property of the evolving medium. Cable television was adding lots of channels and content
alternatives. ESPN made its debut in 1979, CNN in 1980, MTV in 1981. Fewer than 20 percent
of American homes had cable in 1980. That more than doubled by 1985.
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Even portability, one of the glories of today’s new media, was making inroads 30 years ago.
Although Sony’s miniature Watchman never took off in this country — it could not connect to
cable and it could not play tapes — it provided a dress rehearsal of sorts for what it would be like
to carry a TV around in a purse.
Much has been said about how digital technologies have ushered in a new “golden age” of
television, especially now that Netflix and Amazon Prime are offering classy original shows like
“House of Cards” and “Transparent,” and now that auteurs like Woody Allen are signing up to
do online series. Once again, however, this process started in the 1980s. By fall 1985, broadcast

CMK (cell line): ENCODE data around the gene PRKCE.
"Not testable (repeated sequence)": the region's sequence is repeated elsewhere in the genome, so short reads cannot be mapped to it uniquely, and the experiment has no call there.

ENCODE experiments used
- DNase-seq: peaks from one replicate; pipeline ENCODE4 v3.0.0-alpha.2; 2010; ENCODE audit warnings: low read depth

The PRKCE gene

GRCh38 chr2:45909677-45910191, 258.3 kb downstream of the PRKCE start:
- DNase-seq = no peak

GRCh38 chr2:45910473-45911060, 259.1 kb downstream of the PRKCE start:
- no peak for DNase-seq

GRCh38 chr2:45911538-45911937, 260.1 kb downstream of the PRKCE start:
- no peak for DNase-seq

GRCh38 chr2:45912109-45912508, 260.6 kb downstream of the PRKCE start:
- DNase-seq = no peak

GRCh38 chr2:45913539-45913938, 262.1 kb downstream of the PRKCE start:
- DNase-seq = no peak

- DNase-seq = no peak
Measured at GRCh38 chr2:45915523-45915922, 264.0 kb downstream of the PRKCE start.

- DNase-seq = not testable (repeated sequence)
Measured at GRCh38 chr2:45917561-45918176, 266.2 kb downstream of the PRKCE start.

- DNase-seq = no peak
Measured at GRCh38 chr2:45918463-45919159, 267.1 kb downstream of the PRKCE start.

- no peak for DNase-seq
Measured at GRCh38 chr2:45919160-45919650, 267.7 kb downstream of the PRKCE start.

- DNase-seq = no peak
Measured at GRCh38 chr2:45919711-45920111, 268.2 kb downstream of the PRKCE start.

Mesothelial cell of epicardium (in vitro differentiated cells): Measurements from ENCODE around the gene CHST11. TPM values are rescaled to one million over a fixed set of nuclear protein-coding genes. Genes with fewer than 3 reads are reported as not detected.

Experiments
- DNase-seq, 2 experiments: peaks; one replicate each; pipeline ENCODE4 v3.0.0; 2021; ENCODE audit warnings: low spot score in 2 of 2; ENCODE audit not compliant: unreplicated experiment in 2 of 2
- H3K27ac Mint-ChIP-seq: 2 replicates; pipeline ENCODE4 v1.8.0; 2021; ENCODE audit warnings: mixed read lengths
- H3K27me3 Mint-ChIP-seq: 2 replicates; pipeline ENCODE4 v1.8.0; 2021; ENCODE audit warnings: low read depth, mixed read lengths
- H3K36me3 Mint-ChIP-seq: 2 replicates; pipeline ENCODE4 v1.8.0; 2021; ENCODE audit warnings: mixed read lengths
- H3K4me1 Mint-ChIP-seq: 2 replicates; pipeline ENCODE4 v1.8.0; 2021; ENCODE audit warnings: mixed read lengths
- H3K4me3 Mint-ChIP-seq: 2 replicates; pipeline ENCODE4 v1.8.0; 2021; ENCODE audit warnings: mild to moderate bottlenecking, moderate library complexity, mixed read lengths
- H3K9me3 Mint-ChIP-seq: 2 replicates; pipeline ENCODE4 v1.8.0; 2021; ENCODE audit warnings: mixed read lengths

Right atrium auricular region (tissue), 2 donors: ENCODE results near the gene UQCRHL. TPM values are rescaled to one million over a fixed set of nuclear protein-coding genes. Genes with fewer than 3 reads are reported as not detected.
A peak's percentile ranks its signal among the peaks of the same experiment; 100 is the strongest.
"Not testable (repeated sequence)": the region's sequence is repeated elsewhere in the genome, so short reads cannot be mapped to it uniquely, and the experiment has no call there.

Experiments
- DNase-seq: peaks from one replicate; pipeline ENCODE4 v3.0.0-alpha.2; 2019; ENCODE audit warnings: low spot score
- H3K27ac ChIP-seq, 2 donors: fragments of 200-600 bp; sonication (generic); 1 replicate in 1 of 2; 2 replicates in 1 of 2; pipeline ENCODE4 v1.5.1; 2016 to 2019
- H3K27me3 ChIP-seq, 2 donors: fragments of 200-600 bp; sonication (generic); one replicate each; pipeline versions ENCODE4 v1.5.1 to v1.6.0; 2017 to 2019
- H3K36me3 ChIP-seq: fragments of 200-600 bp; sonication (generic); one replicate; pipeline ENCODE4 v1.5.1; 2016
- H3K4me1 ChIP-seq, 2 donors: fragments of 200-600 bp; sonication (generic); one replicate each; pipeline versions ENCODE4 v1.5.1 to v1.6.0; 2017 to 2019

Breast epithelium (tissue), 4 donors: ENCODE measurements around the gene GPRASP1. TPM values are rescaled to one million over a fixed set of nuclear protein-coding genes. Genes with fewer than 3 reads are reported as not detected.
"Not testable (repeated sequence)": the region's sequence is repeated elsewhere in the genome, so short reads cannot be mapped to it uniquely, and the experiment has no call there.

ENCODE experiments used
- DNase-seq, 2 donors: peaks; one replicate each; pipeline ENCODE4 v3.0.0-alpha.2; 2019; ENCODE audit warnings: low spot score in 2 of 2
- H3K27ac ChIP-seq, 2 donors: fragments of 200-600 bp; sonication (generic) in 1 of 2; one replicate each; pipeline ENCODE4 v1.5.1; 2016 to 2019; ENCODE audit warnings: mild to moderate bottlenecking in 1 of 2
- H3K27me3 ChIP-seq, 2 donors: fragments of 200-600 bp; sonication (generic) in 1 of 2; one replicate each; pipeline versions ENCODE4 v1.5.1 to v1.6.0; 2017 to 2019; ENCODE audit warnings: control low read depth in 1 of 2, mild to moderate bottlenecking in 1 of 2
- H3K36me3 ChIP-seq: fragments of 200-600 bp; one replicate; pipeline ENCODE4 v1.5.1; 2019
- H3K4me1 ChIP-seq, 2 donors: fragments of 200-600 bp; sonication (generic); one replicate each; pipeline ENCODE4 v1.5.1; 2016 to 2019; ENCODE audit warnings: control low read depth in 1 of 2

schedules, spurred by cable competition, included a growing number of prestige programs that
broke from standard TV fare featuring flying nuns and talking horses.
The network lineups that season included business-as-usual silliness like “The A-Team” and
“Knight Rider.” But they also included series like “Hill Street Blues,” “St. Elsewhere” and
“Moonlighting” — shows that began to present literate, serialized stories in complex cinematic
styles. Within a few years, pedigreed film directors like Steven Spielberg, Robert Altman, Penny
Marshall, David Lynch, Tim Burton and Oliver Stone were all doing work for television.
The TV revolution took a lot more effort to enjoy three decades ago. You needed to check
listings, set timers and rewind tapes. And some things — HDTV, social media interaction, cats
playing pianos — would not arrive for another decade or two. Many of the required elements of
change, however, were already in place.
As we look upon images of Pluto or Mars sent from 21st-century spacecraft, we might wonder
how we ever got to the moon and back with nothing but the stodgy technology of 1969. We
might also recognize that the real transformation of television had already begun in those quaint,
analog days before the Internet.